Are You A Good Candidate For LASIK? What Expert Dr. Gerald Horn Wants You To Know
Deerfield, IL — ( NewMediaWire ) — October 06, 2020 — The idea of seeing clearly without corrective lenses is nearly inconceivable for some, but LASIK makes it possible for many. And while most people with poor unaided vision are great candidates for LASIK, not everyone is. Dr. Gerald Horn, as Medical Co-Director of Lasik Plus Chicago, is sharing what makes someone a good candidate for a LASIK procedure.
First and foremost, to be considered for LASIK, one’s eyes need to be fully developed. In order for LASIK to be performed safely, it’s required that patients be at least 18 years of age, with a stable prescription.
Good candidates for LASIK are in addition in general good health or have stabilized medical conditions. Those dealing with ongoing health conditions that aren’t well controlled may not be considered for a LASIK procedure, according to Dr. Gerald Horn. This is especially true for people who have uncontrolled diabetes especially with eye changes, uncontrolled autoimmune disease, and for people who are taking medication(s) that weaken their body’s immune response.
For those in good health standing, their vision correction prescription should be stable for at least a year, though often minor changes are often not examples of instability but the result of slight glasses overcorrections, according to Dr. Gerald Horn. A stable prescription as determined by your eye doctor’s examination is just one of several factors used to determine whether your vision is likely to respond well to LASIK.
If you suffer from significant dry eyes without contact lenses, have an eye or systemic infection requiring antibiotics, are recovering from an eye injury or surgery, or if you have a significant lazy eye or muscle imbalance causing double vision, LASIK may not be a good fit for you. If you have had retinal laser eye surgery you often may have LASIK.
The vast majority of patients — about 90% according to Dr. Gerald Horn — are excellent candidates. If you have a high prescription, including high astigmatism, nearsightedness, or farsightedness, with modern Lasik and lasers you may still be a good candidate. Dr. Horn suggests that if you have one of these conditions and want to know if you are a candidate for LASIK, you should see an experienced Lasik specialist. Additional sophisticated eye scans of the corneal surface will be performed prior to your procedure.
If you’re nursing, Dr. Horn says that it’s important that you either stop breastfeeding (pump and store) for a few weeks, consult with your infant’s pediatrician regarding eye medications you will or may need to use, or wait until you stop nursing. If you are pregnant you should wait to have a LASIK procedure.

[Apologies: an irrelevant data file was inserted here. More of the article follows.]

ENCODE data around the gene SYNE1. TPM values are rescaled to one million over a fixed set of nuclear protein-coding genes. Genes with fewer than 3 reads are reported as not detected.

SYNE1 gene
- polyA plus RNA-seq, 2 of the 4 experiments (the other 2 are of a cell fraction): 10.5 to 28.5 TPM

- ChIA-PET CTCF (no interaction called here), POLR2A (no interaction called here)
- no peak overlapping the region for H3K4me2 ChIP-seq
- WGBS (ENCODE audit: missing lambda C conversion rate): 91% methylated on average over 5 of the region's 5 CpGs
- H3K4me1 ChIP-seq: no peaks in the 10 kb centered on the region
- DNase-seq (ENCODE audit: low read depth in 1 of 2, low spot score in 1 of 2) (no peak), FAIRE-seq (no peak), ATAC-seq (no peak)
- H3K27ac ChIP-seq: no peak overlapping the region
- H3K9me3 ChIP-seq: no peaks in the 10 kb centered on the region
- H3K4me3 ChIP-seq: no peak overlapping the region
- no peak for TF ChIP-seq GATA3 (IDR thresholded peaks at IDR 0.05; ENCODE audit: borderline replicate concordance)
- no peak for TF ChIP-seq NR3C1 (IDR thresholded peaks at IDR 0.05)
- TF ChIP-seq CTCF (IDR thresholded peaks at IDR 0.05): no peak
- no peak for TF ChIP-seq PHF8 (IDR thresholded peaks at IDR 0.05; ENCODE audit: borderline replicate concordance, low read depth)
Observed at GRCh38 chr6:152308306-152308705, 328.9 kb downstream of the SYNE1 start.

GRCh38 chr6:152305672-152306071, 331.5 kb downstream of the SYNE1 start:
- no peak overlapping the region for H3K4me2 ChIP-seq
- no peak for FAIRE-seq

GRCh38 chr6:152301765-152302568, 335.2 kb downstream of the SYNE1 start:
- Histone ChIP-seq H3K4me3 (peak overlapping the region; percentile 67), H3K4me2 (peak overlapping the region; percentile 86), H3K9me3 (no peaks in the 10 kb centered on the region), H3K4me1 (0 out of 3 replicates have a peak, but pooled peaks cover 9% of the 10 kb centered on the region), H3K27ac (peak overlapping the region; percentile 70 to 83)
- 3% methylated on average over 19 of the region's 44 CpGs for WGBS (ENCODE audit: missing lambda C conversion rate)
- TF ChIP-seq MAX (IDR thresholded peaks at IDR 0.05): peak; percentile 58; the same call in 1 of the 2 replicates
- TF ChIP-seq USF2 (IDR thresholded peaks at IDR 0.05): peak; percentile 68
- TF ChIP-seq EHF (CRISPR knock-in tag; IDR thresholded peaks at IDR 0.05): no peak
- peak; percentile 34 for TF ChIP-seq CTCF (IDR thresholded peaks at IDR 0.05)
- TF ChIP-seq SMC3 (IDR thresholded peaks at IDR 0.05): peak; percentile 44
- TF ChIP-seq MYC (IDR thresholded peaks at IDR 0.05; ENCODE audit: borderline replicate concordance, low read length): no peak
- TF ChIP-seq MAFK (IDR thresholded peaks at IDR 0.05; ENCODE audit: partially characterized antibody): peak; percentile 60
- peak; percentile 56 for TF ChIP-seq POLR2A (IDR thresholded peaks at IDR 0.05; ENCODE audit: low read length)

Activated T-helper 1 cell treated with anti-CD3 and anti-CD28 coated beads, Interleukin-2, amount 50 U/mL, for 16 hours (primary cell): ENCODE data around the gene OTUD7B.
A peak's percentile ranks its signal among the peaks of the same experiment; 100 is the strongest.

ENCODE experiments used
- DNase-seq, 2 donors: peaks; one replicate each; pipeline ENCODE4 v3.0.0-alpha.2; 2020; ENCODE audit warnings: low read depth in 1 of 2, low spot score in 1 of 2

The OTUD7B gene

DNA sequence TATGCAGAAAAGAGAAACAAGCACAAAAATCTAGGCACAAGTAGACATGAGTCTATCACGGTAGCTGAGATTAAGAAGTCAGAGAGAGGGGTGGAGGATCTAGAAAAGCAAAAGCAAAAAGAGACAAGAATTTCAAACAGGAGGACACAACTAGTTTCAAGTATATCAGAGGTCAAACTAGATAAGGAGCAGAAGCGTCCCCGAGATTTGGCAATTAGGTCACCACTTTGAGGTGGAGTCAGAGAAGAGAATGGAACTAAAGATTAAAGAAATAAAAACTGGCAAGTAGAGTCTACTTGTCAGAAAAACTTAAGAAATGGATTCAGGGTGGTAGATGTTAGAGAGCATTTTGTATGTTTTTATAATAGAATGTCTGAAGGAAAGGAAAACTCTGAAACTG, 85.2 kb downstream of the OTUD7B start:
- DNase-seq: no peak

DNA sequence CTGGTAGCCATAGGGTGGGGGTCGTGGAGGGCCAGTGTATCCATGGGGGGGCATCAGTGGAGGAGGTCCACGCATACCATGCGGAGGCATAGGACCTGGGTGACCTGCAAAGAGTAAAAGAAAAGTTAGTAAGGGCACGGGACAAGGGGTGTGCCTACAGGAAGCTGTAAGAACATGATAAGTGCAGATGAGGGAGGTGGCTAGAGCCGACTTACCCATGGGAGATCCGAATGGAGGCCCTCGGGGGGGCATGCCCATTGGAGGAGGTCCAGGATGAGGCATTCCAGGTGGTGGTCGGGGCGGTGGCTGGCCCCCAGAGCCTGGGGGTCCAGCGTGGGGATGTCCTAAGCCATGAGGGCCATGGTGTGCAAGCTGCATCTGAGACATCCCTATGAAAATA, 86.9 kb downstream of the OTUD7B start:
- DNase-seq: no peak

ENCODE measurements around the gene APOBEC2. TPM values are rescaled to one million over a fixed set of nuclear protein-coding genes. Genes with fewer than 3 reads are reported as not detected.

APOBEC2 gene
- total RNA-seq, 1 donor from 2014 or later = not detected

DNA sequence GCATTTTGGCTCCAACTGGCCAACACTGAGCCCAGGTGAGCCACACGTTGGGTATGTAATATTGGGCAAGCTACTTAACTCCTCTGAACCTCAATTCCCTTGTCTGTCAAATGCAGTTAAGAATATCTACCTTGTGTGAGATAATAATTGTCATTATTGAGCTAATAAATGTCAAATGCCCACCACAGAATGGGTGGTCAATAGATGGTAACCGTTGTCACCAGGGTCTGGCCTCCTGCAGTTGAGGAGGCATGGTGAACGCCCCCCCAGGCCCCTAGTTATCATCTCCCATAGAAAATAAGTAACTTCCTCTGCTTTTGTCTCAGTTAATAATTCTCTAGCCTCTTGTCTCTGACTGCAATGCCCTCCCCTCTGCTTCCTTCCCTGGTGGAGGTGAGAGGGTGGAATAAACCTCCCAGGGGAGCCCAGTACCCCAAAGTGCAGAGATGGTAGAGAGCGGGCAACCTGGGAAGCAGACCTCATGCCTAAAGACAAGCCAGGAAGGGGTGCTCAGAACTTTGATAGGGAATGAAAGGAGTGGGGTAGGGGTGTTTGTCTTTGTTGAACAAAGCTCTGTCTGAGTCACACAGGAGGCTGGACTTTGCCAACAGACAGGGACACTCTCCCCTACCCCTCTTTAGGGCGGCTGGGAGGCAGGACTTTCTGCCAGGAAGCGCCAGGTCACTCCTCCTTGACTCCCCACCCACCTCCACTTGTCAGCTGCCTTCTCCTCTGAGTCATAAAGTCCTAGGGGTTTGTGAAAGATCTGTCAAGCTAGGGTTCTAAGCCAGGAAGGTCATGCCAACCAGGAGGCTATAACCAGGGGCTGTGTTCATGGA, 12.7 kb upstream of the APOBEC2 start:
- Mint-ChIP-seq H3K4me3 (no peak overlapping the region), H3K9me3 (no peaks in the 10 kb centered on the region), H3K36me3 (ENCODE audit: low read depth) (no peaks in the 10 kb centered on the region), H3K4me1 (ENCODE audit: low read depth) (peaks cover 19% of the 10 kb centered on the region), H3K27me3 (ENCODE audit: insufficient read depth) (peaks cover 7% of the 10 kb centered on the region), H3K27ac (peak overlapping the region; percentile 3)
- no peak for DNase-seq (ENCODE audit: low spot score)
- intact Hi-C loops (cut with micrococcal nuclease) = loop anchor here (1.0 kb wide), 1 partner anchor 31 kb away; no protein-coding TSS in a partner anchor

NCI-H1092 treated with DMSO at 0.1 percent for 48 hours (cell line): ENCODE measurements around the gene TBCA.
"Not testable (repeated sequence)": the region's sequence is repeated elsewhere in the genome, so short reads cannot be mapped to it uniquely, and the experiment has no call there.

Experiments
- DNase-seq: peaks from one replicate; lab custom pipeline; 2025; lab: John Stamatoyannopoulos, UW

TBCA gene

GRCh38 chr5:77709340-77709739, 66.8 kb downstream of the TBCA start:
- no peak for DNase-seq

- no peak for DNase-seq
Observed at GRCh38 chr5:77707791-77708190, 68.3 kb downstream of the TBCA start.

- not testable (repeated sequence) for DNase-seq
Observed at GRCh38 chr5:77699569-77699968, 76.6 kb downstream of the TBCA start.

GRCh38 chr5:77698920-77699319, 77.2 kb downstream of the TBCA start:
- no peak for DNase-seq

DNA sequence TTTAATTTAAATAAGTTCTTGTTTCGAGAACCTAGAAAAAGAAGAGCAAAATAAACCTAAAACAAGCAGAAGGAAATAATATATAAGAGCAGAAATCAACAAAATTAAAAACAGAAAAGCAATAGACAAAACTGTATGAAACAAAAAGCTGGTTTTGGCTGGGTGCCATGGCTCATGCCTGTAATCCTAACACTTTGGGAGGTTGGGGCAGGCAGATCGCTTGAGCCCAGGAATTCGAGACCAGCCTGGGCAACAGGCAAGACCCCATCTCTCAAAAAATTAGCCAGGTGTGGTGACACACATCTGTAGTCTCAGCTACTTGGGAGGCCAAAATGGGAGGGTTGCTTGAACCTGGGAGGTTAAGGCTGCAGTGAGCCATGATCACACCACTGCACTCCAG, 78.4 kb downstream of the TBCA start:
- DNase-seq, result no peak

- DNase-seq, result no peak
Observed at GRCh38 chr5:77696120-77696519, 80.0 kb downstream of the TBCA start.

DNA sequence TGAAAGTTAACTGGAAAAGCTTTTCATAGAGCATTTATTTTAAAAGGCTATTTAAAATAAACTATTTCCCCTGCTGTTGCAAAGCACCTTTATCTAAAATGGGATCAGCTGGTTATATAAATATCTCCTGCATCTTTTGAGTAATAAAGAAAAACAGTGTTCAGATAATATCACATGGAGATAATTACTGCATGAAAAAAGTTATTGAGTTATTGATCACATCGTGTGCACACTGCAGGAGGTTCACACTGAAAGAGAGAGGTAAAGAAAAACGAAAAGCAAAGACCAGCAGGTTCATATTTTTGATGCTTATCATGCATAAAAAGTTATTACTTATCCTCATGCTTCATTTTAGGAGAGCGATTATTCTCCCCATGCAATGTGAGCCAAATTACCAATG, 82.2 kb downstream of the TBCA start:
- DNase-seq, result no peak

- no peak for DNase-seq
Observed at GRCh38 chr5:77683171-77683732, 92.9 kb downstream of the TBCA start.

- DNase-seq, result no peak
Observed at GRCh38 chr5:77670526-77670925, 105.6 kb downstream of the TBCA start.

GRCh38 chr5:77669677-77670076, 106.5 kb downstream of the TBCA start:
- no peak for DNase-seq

Dr. Gerald Horn recommends if you’re interested in getting LASIK sooner and are determined to be a candidate, do not wear your contacts the day of or within a few days of your exam. You may otherwise be scheduled for a later date.
Some patients prefer laser vision correction because they fear dependency on their correction, in an emergency that might compromise their ability to respond quickly. Soldiers, parents of young children, or essential workers for example cannot afford situations where their lack of access to clear lenses in their glasses or a problem with their contacts might compromise their situation.
Though contacts are considered safe, many patients Dr. Horn sees fall into a category of a history of “contact lens abuse” and choose to have LASIK at some point. He points out some patients have a history of continuing infections with contact lens wear, admit to risky habits such as use of tap water to store their contacts, saliva to insert them, not keeping their contact case clean, or most commonly over-wear of their contact lenses. A habit of swimming or showering with contacts can, though rare, cause a severe (fungal or acanthamoeba) infection and risk severe permanent vision loss. For these patients in particular, and anyone wishing for freedom from their glasses or contact lenses, LASIK may be a preferred alternative, provided you understand and accept the risks, undergo a thorough evaluation by an experienced LASIK provider, and are a good candidate.
Dr. Gerald Horn feels with a good history, an experienced LASIK evaluation, and good patient compliance after the procedure, laser vision safety, effectiveness, and patient satisfaction is high. Several studies have demonstrated high patient satisfaction following LASIK. A worldwide literature review (Dr. Kerry Solomon (2009), the PROWL-1 (military population) and PROWL-2 (civilian) FDA mandated study, all demonstrated an average of about 95%-96% of patients were satisfied with their outcome after LASIK surgery. By comparison, a 2020 review of patient satisfaction for plastic surgery procedures (Elflein, J. Aug 26, 2020. US Patient satisfaction top surgical cosmetic procedures) ranged from 91–98%, ranking Lasik as one of the most successful elective procedures. In the US alone nearly 15 million LASIK procedures have been performed, with nearly double worldwide.
About Dr. Gerald Horn:
Dr. Gerald Horn has performed over 90,000 LASIK procedures and is the Co-Medical Director of LasikPlus Chicago (Lincoln Park, Oakbrook, Schaumburg). He is passionate about pharmaceutical development and has over 70 issued and pending US and International patents. He had been a co-founder and pharmaceutical Chief Scientific Officer for several companies, and is the sole inventor of the industry-leading eye-whitener now known as Lumify(R) licensed to Bausch Health Care, and has an eye-drop to reversibly restore reading vision (“Liquid Vision”, PRX) entering a Phase 3 trial. Dr. Horn has most recently developed a functional “better for you” naturally caffeinated beverage (Breinfuel(TM)), scheduled to become available Q4 of 2020 (www.breinfuel.com).
Originally published at https://apnews.com on October 6, 2020.